Asbestos abatement at TOMVAC complete

By Mark Reynolds
Posted 4/20/22

Marlborough Supervisor Scott Corcoran read a letter he received from Quality Environmental Solutions & Technologies [QuES &T] informing him that a final visual inspection and air clearance …

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Asbestos abatement at TOMVAC complete


Marlborough Supervisor Scott Corcoran read a letter he received from Quality Environmental Solutions & Technologies [QuES &T] informing him that a final visual inspection and air clearance sampling was done at the TOMVAC building, assuring him that all asbestos has been removed from the building.

“This means that we are safe now to re-occupy the building and this report gets filed with the state of New York,” he said. “We have clearance now to move on to Phase II, which is the actual bid of the main building. I want to thank QuES&T Labs and East Coast Haz Mat for doing a quick and expedient job and they stayed well within their time frame of three weeks, so we’re right on schedule with this.” Remediation of the asbestos came in on budget at $89,900.

Girl Scout Project Approved
A few weeks ago, Marlboro High School Junior Jasmine Taylor asked the Town Board for their support to create a fitness fun trail at the town park that is her Girl Scout Gold Award Project.

In a letter to the Town Board, Taylor wrote that her project, “would encourage and promote families to bring their children to interact in outdoor settings. My hope is to have children looking forward to coming back to the park.”

Taylor plans to paint 5 to 7 different activities on the path and is looking to start her project in late June and finish by September.

Councilwoman Sherida Sessa said Taylor’s project will be located on a paved path, just down from the old bathroom.

“It’s a newly paved piece of sidewalk that’s about double the width of the rest of the path around the pond,” she said.

Sessa said having the project in this spot will not disrupt the flow of people walking around the pond, “and allows the children to play a little bit off the beaten path.”

The board approved Taylor’s project.

Term Limits
Corcoran suggested that the Supervisor’s term be extended from two to four years but also favors the adoption of a 12 year limit for all who serve on the Town Board. He said upon reaching the limit, the individual would have to take some time off and could run again at a later date. The amount of time out of office is to be determined.

Corcoran said after serving a decade on the board, he has seen the challenges that past Supervisors have faced with only two years at the helm. He asked that this issue be put under new business, with additional discussion at future board meetings.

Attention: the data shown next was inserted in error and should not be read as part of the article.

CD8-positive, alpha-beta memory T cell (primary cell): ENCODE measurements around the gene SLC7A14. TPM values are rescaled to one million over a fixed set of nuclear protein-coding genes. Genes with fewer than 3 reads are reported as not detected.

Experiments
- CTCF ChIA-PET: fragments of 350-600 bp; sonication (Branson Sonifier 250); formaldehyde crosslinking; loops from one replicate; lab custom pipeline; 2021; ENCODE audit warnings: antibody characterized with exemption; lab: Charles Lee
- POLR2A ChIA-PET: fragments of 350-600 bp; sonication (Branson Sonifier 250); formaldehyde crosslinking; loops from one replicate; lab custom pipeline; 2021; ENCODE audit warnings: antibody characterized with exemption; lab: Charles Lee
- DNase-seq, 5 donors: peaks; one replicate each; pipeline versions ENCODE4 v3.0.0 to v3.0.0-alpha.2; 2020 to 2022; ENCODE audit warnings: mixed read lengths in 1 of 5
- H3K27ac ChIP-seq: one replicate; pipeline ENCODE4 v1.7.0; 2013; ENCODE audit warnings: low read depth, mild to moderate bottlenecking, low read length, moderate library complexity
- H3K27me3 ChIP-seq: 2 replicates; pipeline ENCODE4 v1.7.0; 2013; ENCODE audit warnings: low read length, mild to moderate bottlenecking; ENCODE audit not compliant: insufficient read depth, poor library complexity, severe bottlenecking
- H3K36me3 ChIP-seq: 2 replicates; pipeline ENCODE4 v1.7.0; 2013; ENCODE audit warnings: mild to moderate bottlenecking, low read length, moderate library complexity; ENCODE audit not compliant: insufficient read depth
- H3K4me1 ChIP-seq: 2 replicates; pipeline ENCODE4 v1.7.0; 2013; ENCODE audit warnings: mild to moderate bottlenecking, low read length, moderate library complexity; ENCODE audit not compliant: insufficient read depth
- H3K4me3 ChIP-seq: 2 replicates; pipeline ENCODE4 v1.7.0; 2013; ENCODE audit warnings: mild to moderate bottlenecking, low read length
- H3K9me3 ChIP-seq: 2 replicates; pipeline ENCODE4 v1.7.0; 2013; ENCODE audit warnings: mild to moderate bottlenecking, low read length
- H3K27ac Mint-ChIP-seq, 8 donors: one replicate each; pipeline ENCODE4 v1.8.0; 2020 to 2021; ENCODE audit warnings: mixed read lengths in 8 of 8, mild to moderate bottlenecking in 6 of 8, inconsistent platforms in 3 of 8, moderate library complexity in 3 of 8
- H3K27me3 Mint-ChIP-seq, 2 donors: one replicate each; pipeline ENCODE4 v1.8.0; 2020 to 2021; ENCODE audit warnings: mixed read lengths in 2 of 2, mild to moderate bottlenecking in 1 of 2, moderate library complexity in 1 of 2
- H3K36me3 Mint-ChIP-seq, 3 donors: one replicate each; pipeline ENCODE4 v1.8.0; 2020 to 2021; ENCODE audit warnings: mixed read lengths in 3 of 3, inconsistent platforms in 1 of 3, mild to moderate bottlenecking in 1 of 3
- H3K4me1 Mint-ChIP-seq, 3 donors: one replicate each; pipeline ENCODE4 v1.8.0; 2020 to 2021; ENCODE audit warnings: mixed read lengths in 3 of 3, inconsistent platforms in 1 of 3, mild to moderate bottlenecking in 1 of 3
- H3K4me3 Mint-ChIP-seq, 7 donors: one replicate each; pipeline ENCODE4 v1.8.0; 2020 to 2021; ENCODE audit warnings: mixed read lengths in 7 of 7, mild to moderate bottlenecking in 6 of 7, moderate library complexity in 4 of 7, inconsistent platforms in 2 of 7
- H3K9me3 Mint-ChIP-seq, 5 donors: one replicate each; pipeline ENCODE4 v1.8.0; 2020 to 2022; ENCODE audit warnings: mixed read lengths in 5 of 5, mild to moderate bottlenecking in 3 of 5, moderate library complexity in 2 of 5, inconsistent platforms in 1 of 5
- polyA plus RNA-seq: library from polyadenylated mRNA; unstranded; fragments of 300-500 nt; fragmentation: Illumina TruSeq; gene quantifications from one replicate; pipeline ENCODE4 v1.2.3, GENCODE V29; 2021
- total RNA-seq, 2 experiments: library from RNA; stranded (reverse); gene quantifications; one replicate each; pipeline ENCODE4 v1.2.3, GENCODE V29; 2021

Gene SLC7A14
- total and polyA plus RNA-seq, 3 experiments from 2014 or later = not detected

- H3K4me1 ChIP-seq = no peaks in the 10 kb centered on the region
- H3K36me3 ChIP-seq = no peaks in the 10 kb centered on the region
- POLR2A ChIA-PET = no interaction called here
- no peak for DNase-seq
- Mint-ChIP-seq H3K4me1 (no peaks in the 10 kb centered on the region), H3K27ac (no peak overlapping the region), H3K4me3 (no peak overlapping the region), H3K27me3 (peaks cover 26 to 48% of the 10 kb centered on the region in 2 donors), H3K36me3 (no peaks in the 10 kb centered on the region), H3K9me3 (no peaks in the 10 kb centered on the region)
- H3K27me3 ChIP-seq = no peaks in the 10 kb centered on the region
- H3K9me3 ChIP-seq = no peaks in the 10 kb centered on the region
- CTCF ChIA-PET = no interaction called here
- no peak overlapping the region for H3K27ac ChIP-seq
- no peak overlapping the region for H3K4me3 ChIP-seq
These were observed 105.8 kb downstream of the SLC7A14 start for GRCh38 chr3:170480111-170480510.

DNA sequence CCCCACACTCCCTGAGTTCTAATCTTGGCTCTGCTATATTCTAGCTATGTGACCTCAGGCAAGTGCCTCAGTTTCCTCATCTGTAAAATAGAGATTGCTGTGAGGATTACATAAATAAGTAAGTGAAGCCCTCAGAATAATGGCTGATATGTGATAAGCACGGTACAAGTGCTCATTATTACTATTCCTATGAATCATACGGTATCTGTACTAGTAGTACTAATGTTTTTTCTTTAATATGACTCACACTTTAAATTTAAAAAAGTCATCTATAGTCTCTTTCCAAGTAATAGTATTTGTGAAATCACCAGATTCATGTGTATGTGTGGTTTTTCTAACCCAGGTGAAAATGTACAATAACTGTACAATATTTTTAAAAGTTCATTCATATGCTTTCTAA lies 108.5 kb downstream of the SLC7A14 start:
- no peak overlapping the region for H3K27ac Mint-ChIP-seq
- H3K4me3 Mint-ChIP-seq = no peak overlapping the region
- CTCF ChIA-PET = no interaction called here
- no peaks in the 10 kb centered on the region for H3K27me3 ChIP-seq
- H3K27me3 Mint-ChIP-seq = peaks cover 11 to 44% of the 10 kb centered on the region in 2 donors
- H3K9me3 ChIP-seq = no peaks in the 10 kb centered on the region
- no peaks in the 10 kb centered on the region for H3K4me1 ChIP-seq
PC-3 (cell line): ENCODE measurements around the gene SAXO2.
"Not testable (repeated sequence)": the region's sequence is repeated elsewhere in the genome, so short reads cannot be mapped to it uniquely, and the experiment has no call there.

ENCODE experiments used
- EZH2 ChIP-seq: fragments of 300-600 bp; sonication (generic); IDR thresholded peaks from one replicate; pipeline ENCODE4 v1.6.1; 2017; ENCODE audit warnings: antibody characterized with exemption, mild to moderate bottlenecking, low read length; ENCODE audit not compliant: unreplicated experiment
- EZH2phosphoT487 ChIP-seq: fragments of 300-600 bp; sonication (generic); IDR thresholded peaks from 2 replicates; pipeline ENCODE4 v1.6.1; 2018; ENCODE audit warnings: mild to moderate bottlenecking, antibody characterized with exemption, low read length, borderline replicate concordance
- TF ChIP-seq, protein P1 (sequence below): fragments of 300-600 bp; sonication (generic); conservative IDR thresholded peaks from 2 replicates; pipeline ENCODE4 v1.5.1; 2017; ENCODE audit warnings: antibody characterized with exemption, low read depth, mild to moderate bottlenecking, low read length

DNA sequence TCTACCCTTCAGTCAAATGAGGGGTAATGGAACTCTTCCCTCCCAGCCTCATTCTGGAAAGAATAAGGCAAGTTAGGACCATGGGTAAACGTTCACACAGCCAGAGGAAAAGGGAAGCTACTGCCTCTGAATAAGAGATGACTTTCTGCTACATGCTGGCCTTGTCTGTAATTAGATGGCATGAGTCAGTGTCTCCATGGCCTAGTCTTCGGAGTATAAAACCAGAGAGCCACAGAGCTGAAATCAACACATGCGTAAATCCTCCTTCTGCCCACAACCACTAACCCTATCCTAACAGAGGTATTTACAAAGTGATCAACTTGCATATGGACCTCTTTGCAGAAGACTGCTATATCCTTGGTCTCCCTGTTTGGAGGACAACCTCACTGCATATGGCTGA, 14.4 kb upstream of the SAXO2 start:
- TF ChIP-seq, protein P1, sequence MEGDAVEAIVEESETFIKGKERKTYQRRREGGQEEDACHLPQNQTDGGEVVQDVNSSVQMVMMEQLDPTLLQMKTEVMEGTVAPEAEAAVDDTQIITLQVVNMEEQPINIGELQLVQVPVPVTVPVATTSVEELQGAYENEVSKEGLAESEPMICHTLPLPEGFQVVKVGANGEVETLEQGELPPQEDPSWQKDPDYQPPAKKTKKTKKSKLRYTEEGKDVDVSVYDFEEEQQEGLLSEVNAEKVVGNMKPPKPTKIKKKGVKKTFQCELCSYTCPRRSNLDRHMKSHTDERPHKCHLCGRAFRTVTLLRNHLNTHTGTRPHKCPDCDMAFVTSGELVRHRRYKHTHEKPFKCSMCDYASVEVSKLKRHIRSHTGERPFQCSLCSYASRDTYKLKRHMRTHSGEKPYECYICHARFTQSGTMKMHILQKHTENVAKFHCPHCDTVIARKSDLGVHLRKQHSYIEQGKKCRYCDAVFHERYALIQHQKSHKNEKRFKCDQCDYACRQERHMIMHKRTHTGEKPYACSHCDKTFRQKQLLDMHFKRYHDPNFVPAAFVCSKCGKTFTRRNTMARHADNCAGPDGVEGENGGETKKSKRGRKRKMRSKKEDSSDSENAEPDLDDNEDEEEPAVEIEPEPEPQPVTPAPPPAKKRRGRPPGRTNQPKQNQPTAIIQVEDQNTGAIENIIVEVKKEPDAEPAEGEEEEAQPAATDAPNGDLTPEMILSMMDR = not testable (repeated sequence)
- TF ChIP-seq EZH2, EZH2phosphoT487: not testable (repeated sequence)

Water Rate Hike
Corcoran has proposed a water rate increase of $2 per 1,000 gallons for a year in order to pay off a $260,000 deficit in the water district. He said rather than take out a high interest loan, the town decided to raise the cost for water usage, with the goal of eliminating this amount within a year.

“We calculated what the average usage was for a year and what that number would need to be in order to get that deficit to zero,” he said. “This is a temporary number depending on what the actual water usage is; if people use more water it could be less than a year, if they uses less water it could be more than a year.”

Corcoran said after the deficit is eliminated the $2/1,000 gallons comes off the water bills.

“The new bills that are coming out are all going to be itemized so you will actually see what your water usage is with the operating costs on one line. The next line will say deficit and will tell you what that cost is and the next line will tell you our Town of Newburgh debt that we owe them from the bond and the last line says 49 cents per 1,000 gallons that is for future upgrades to the facilities.”

Water bills had been calculated at $9.37/1,000 gallons but on top of this will be new charge of $2/1,000 to eliminate the deficit and also 49 cents/1000 for future upgrades. The $2 charge will be the one that drops off. Going forward there will be four billing periods instead of three, making it less of a financial impact upon residents.

Bayside Taxes

Corcoran recently met with developers Dan Baxter and Dan Reiger, of the Baxter Group, to discuss a few key points of their Bayside residential project that is slated to be built adjacent to the Middle School: the assessment on the property, the need to go to the Planning Board for a building extension and making sure there are no outstanding fees owed to the town. The developers removed a proposal for a commercial storage building that was to sit close to Route 9W and have also withdrawn their application for a Payment In Lieu Of Taxes [PILOT] agreement they submitted to the Ulster County Industrial Development Agency.

Corcoran said he and the Superintendent of Schools Michael Brooks were not in favor of a PILOT agreement for this project.

Corcoran subsequently provided financial details on the project. Fully built out, at 104 units, the assessment will be $11,699,600. Calculating the town, school and county taxes for the 2 and 3 bedroom units, at $402,192 and $110,880 respectively, brings the total the developers will pay annually in taxes to $513,072.

“They were looking for a $10 or $11 million assessment but we’re not here to make a deal...I had the assessor work on this for over a week to get them an accurate assessment,” he said.

“Your assessment is not just based on the property and building values and in this particular its kind of based on what you rent the facilities for. Since their rents are way higher now, we gave them an assessment of where they are going to be at [and] it fell in-between their high and their low number of where they wanted to be.” As a result, Corcoran said the developer was more comfortable with moving ahead without the commercial storage proposal and not having a PILOT agreement.